How to close the gap between research findings and practice in management accounting.

AuthorMitchell, Falconer
PositionTechnical notes

The main practices comprising the technical core of management accounting were all developed by financial managers in response to the demands of their work. Even more recent innovations, such as activity-based costing and the balanced scorecard, were initiated by practitioners.

When making technical advances, management accountants rarely refer to the research that's been conducted in the areas concerned. This remains the preserve of the academic community. A gap therefore exists between research and practice in the profession. To understand this gap, academics have to accept the unsuitability of their work for use by financial managers on the ground. The research community needs to respond to their need for intelligence to develop practice. To achieve this, it must gain a better understanding of the underlying causes of the gap.

Empirical research in management accounting can be placed into two categories according to the methods used. The first type is based on relatively large (random) data samples and its analysis is quantitative, usually involving statistical confidence tests. The second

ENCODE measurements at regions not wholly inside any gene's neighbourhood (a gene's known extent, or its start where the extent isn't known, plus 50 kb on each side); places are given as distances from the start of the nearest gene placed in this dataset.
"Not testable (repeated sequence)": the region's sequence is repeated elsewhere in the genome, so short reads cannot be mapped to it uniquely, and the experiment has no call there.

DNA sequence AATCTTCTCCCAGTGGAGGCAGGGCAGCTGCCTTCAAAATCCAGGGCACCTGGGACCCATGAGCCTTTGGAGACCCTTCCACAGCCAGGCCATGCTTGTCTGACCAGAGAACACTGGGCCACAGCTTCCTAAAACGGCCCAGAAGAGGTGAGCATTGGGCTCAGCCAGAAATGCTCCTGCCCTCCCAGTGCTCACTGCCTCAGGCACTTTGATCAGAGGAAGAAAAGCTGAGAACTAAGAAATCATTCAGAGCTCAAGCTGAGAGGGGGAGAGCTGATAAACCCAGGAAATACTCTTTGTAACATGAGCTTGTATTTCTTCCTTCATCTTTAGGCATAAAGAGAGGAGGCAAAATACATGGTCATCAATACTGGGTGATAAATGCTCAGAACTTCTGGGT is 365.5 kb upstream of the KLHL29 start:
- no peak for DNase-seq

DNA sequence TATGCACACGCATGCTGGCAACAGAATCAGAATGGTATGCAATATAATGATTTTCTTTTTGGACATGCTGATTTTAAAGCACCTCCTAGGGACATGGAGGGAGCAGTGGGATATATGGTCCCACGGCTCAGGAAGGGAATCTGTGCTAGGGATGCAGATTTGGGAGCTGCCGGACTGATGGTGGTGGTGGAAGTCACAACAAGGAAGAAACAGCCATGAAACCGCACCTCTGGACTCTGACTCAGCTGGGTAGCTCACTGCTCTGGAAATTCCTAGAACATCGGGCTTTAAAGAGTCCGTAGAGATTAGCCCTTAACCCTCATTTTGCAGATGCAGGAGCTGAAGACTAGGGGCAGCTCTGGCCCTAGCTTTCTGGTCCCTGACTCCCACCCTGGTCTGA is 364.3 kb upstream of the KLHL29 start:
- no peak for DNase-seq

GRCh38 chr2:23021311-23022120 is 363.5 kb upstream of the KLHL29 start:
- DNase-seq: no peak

involves analysing case-study evidence from a few organisations and is qualitative in nature. The usefulness of the results of either type clearly depends on how relevant they are to practitioners. They need to know whether they can apply the findings to their circumstances. Yet both types of research are compromised in this respect, because their findings are necessarily set in both place and time. Organisational research settings can have many unique features and, in a dynamic world, the passage of time can cause changes that negate the validity of what has been found. Research results from a particular location and period can therefore quickly lose their relevance.

The results of quantitative research are of limited use to practitioners for three reasons. First, while these can be based on numerous observations, it can be hard for potential users to tell whether or not the findings will fit their circumstance. For example, survey-based research may find a strong tendency for management accounting systems to be considered more useful when managers have been heavily involved in their design. But there may be a few cases in the survey sample where this general principle does not apply. Consequently, any given research user cannot be certain that it will hold true in their organisation. Second, the statistical relationships that are uncovered may be...

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